Limber pine

(Pinus flexilis)



Pinus flexilis, the limber pine, is a species of pine tree-the family Pinaceae that occurs in the mountains of the Western United States, Mexico, and Canada. It is also called Rocky Mountain white pine. A limber pine in Eagle Cap Wilderness, Oregon has been documented as over 2,000 years old, and another one was confirmed at 1140 years old. Another candidate for the oldest limber pine was identified in 2006 near the Alta Ski Area in Utah; called "Twister", the tree was confirmed to be at least 1,700 years old and thought to be even older. Its pliant branches gives it the common name "limber" and specific epithet flexilis. Its needles are about 8 centimeters (3+1⁄4 in) long and a dark, blueish green. Its bark is heavily creased and dark grey. Its pale wood is lightweight and soft. Pinus flexilis is typically a high-elevation pine, often marking the tree line either on its own, or with whitebark pine (Pinus albicaulis), either of the bristlecone pines, or lodgepole pine (Pinus contorta). In favorable conditions, it makes a tree to 20 metres (65 feet), rarely 25 m (80 ft) tall. On exposed tree line sites, mature trees are much smaller, reaching heights of only 5–10 m (15–35 ft). In steeply-sloping, rocky, and windswept terrain in the Rocky Mountains of southern Alberta, limber pine is even more stunted, occurring in old stands where mature trees are consistently less than 3 m (10 ft) in height. One of the world's oldest living limber pine trees grows on the banks of the upper North Saskatchewan River at Whirlpool Point in Alberta. Recent measurements give a maximum girth of 185". In 1986, a core sample 10 cm was retrieved by two researchers who counted 400 rings. Extrapolating his data gives an age close to 3,000 years.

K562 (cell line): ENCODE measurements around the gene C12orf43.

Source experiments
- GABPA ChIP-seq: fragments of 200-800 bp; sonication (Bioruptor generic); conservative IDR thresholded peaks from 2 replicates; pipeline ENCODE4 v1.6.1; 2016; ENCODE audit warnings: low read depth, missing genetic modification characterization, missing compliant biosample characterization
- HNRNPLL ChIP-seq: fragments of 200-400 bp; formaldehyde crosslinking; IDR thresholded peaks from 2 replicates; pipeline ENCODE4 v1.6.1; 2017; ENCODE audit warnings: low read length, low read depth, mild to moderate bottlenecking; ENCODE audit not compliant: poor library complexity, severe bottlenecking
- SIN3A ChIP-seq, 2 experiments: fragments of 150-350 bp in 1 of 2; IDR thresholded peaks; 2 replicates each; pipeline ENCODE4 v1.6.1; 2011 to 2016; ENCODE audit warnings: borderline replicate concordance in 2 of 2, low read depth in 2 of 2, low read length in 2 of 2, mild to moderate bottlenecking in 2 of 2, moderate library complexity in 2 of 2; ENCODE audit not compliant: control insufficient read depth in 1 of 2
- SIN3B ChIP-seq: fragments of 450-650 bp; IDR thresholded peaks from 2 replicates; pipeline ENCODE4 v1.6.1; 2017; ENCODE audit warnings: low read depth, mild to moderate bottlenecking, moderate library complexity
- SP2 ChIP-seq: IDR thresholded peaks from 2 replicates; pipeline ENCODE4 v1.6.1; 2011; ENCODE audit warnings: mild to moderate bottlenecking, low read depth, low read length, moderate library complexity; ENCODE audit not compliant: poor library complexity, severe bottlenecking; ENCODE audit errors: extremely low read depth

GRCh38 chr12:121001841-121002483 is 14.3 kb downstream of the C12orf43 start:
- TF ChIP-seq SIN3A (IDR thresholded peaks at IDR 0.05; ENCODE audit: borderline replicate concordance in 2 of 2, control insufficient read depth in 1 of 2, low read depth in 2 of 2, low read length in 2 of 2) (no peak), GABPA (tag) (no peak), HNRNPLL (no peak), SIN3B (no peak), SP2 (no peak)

Taxonomic tree:

Kingdom: Plantae
Phylum: Coniferophyta
Class: Pinopsida
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